37 RUBIDIUM Rb (Latin: rubidius = deepest red)

Rubidium is a very soft silvery white and very rare alkali metal with a silvery white lustre when cut, traces of which are widely distributed, particularly in mineral waters. Rubidium reacts violently with water forming the alkaline hydroxide, RbOH and setting alight to the liberated hydrogen gas, and ignites in air to form the monoxide, Rb2O. Rubidium belongs to the same group 1 alkali metals as does lithium, sodium, potasium, itself and caesium.

Rubidium can be liquid at hot room temperatures, as its melting point is only 39 Celsius. Rubidium is used in highly accurate atomic rubidium clocks. As with other alkali metals, its' compounds are generally water soluble and it forms amalgams with mercury and alloys with gold, caesium, sodium and potassium. Rubidium colours a flame yellowish violet. Rubidium is used as a 'getter' in vacuum tubes, and as the photoemissive surface in some photocells, and in special glasses. Rubidium is taken up by plants and remains in the ash when burnt. Although present in the human body at a higher concentration (1 part in 105) than many essential elements, it has no known purpose.

In 1995 a 'gaseous' cluster of 1000 atoms of rubidium were cooled in a magnetic trap by laser cooling them to a temperature of a few hundred nanoKelvin and forming a new state of matter. The de-Broglie wavelength (arising from matter waves) of the slowly moving atoms spreads out to encompass the cluster, at which point all the atoms behave as one, and a Bose-Einstein condensate of atoms is formed, where all atoms have identical non-zero ground state energies. The rubidium atoms weakly repel each other maintaining the 'gaseous' state. Previously, this Bosonic state has been observed only in the liquid phase. See Helium (superfluid).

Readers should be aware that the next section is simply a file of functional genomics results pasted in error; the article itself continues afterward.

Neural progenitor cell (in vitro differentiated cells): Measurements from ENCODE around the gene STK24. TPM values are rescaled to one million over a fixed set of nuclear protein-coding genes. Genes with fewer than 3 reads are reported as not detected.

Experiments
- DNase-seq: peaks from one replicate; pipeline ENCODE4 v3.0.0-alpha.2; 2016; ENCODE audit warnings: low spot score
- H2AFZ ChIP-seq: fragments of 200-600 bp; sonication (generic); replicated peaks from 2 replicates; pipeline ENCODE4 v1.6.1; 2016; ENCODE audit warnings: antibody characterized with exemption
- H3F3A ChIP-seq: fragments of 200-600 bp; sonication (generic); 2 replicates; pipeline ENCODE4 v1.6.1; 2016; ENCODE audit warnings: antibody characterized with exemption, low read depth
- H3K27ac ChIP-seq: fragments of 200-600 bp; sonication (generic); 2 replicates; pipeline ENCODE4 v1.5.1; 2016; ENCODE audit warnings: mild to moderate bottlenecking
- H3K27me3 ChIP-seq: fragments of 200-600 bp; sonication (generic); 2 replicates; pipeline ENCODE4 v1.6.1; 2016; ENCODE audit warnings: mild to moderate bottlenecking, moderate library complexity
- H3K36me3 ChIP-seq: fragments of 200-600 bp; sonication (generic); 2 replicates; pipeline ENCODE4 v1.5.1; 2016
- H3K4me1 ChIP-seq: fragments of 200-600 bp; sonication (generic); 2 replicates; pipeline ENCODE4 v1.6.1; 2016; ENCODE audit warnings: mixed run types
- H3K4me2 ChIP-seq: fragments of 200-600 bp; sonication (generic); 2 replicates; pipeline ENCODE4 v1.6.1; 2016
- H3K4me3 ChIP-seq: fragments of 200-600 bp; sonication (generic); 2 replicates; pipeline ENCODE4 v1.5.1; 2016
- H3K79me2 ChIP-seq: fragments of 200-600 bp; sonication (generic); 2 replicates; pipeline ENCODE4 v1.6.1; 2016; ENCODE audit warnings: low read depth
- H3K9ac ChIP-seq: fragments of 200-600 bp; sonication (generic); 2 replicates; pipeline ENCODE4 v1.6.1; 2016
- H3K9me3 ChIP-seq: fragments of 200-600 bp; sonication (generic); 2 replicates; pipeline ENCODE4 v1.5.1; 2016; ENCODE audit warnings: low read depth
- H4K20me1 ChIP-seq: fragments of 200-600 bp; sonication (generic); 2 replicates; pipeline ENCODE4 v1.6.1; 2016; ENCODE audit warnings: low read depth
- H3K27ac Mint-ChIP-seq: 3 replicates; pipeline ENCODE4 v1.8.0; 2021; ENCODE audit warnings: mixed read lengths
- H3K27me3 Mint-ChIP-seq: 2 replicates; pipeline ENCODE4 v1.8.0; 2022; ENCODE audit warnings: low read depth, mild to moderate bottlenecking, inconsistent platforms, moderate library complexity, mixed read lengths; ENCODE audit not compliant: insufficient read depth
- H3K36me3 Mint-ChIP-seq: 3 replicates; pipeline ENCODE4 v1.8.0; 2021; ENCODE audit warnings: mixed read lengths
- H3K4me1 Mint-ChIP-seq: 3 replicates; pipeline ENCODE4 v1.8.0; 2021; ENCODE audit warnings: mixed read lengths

The ionic crystal RbAg4I5 has the highest room temperature electrical conductivity of any known ionic crystal, about the same as dilute sulphuric acid, and may be of use in thin film batteries.

Being of the same group, rubidium is often found in association with potassium, but more so with lithium. Lepidolite, a phyllosilicate of the mica group, K(Li,Al)3(Si,Al)4O10(F,OH)2, may contain up to 3% of rubidium, and 0.04% RbCl in colourless or orangish carnallite, hydrated potassium magnesium chloride, KMgCl3·6H2O. Rubidium is also found in leucite, potassium aluminium silicate, KAlSi2O6; and in zinnwaldite. It also occurs in tea, coffee and cocoa.

Rubidium is feebly radioactive, because 28% of all natural rubidium exists as the beta decaying isotope rubidium-87, which has an enormously long halflife of 48,000 Million years. The radioactive decay of rubidium-87 into the stable strontium-87 is used to measure geological ages in rocks (The relative abundance of the two isotopes gives a 'strontium age'). There is only one stable isotope, rubidium-85 at 72% isotopic abundance. 26 radioactive isotopes are known, ranging from the positron emitting rubidium-74 to the electron emitting rubidium-102.

Claim to fame: Rubidium has the lowest photoelectric work function (2.1eV) of any element.